O Sacred Head, Now Wounded
O Sacred Head, Now Wounded is a hymn that comes in its current form by Paul Gerhardt (1607-1676) and Johann Crüger ( 1598-1662 ).
The Protestant hymn writer Paul Gerhardt translated the Latin hymn Salve caput cruentatum, which today is attributed to Arnulf of Louvain (1200-1250), 1656 in the last year of his term as provost in Mittenwalde into German. To Gerhardt time and long afterward Bernard of Clairvaux ( 1090-1153 order ) was considered as first author of the hymn. He is the final part of a traditional under the title Oratio Rhythmica cycle of seven meditations on the limbs of the crucified Christ (see also Membra Jesu nostri ).
The melody of Johann Crüger (1598-1662), organist at St. Nicholas Church in Berlin and friend of Paul Gerhardt, leans rhythmically simplified to the love song My G'müt is troubleth me by Hans Leo Hassler (1564-1612) to, for the first time in 1601 appeared in Hassler's Lustgarten new Teutonic Gesäng. Already in 1613 had this melody in the song book Harmoniae sacrae the 1599 text created by Christoph Knoll ( 1563-1621 ) Herzlich tut me call for a blissful end been kontrafaziert.
Individual verses were used by Johann Sebastian Bach (1685-1750) in the St. Matthew Passion ( BWV 244 ), where Bach met the selection and order of verses used for their own and not his librettist Picander ( 1700-1764 ) left. Bach used his sixth stanza in the cantata Behold! We go up to Jerusalem ( BWV 159 ), which deals with the announcement of the Passion. The melody also appears in Bach's Christmas Oratorio with Paul Gerhardt text How should I receive you, the first chorale in Part I (No. 5) and now you are probably smelled the final chorus of Part VI.
In the Protestant hymnal the work as # 85 was recorded as No. 179 in the Catholic praise of God. The first recording in a Catholic hymnal found the song already 30 years after Gerhardt's death.
Felix Mendelssohn Bartholdy composed in 1830 a church cantata for soloists, choir and orchestra O Sacred Head, Now Wounded. Other arrangements are by Johann Pachelbel, Johann Gottfried Walther, Georg Philipp Telemann, Franz Liszt, Friedrich Silcherstraße, Rudolf Palme, Max Reger, Joseph Gabriel Rheinberger, Johann Nepomuk David, Josef Friedrich Doppelbauer, and Rupert Gottfried Frieberger and many other composers before. In particular organ edits are present in large numbers.
The melody was used except in the historic art music among others in 1960 by Peter, Paul & Mary with the Dave Brubeck Trio ( "Because all men are brothers" on the LP " Summit Sessions" ), 1973 by Paul Simon for his song American Tune, 2006 by Dieter Falk ( the album " A tribute to Paul Gerhardt " ) and 2012 by the Canadian songwriter John K. Samson in his song Stop Error.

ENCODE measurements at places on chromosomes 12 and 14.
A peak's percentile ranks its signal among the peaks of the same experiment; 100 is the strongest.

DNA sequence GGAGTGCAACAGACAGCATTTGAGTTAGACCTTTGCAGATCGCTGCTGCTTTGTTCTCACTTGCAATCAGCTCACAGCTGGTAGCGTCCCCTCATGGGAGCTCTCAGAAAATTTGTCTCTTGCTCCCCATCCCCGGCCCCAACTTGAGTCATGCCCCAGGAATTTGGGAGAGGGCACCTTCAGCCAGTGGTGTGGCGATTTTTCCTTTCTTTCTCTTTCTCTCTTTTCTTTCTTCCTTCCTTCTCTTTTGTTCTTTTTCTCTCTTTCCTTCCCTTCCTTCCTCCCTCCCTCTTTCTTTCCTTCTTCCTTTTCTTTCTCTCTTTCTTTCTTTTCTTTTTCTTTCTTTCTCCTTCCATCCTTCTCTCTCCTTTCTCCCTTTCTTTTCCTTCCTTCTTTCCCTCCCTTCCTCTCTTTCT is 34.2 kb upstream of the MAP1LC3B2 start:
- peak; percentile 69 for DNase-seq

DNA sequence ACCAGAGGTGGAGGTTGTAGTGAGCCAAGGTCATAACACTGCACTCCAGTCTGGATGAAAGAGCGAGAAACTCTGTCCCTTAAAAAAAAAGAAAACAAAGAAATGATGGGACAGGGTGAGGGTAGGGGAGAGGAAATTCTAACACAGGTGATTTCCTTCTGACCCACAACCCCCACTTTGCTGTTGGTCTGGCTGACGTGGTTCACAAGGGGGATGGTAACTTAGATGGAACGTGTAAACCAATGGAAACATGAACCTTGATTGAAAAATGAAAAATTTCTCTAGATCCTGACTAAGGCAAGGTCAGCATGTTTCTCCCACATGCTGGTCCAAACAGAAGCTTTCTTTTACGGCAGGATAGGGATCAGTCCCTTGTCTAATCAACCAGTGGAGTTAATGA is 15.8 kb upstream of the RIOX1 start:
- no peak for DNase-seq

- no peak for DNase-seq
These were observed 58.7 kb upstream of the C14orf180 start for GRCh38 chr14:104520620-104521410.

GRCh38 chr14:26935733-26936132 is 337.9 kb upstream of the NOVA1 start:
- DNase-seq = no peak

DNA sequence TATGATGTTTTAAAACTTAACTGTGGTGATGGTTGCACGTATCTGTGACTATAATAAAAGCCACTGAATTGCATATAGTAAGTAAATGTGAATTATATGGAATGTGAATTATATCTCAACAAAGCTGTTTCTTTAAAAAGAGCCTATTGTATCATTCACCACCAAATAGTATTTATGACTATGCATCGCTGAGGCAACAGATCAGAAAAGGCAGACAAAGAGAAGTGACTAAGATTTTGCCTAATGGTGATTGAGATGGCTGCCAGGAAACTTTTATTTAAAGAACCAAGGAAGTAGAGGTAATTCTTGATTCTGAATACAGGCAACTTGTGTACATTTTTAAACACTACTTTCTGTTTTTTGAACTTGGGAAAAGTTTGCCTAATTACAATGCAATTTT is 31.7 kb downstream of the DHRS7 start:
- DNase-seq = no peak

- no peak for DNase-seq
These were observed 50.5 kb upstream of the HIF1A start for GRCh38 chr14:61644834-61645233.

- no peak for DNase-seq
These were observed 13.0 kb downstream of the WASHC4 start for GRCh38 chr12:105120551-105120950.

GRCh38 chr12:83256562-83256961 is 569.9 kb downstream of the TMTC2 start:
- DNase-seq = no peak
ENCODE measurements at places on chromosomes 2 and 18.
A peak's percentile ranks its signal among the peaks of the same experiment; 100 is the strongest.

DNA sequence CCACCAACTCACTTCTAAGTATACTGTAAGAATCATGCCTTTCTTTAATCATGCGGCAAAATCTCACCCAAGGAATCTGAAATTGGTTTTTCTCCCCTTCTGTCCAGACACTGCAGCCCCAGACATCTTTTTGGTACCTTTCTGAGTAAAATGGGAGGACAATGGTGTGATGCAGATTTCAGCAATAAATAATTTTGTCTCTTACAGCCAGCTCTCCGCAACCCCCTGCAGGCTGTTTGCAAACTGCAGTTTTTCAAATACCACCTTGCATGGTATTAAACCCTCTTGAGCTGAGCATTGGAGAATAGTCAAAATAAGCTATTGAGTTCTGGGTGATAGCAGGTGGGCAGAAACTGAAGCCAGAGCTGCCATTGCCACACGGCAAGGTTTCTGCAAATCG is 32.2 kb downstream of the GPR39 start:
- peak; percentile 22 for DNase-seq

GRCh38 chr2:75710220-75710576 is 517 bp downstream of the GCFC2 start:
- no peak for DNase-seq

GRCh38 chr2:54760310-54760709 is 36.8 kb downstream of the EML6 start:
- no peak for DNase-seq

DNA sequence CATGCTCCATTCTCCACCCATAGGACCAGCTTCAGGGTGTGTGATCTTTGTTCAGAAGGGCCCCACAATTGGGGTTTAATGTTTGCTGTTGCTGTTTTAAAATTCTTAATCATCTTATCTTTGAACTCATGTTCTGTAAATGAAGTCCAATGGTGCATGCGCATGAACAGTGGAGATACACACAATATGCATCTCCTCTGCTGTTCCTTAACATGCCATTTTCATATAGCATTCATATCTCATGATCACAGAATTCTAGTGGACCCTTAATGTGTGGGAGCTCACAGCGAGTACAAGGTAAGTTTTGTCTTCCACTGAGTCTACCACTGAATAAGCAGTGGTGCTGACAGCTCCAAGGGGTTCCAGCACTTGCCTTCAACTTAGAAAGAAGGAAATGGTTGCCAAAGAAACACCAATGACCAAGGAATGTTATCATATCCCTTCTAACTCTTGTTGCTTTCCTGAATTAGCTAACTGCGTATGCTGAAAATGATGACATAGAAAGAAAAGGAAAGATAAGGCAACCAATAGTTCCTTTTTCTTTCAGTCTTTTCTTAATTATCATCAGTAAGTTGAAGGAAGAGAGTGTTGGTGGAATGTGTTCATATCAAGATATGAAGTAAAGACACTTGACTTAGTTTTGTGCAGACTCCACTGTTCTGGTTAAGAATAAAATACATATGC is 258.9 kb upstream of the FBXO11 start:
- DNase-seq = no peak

1 O Sacred Head, Now Wounded, Full of pain and scorn, O head, bound for ridicule With a crown of thorns, O head, once crowned in beautiful With highest honor and virtue, But now high schimpfieret: Hail sei'st me! 2 You noble countenance, Prior else cringes and spares The Great World weights, How are you so spat! How are you so erbleichet! Who has your eyesight, The otherwise no other light gleichet, So zugericht't shameful? 3 The color of your cheeks, The red lips splendor Is back and all passed; The pale death power Everything has accepted, Has everything swept away, And therefore art thou come From your womb force. 4 Well, what are you, Lord, endureth, Is all my burden; I have it self-inflicted, What you were wearing. Look, here I stand poor, The wrath of her work; Give me, O my Merciful The sight of your grace! ' 5 Know me, my guardian, My shepherd, take me! From you, the source of all goods, If done me much good 's. Your mouth has gelabet me With milk and sweet foods; Your mind has begabet me With many a longing for heaven. 6 I want to be here with you, Not despise me! From you I will not go, If you break your heart; If your head is pale In the final deathblow And I will catch you In my arm and lap. 7 It is for my pleasure And I will heartily well, If I, in your suffering My salvation shall find me. Oh, I should like, oh my life, At your crosses here Give my life from me, As well geschähe me! 8 I thank you from my heart, O Jesus, dearest friend, For your death, pain, Since you 's been so good. Oh, give me to keep To you and your loyalty And if I now grow cold In thee my last end be! 9 Once I must depart, So no different from me; If I should suffer death, So you shall herfür then; If I am allerbängsten Will be at the heart, So tear me from the fears Power of your fear and pain! 10 Notes to me for shields, As a consolation, in my death, And let me see your image In your Kreuzesnot! Because I want to look after you, Since I will faithfully You press it to my heart. Who dies so dies well.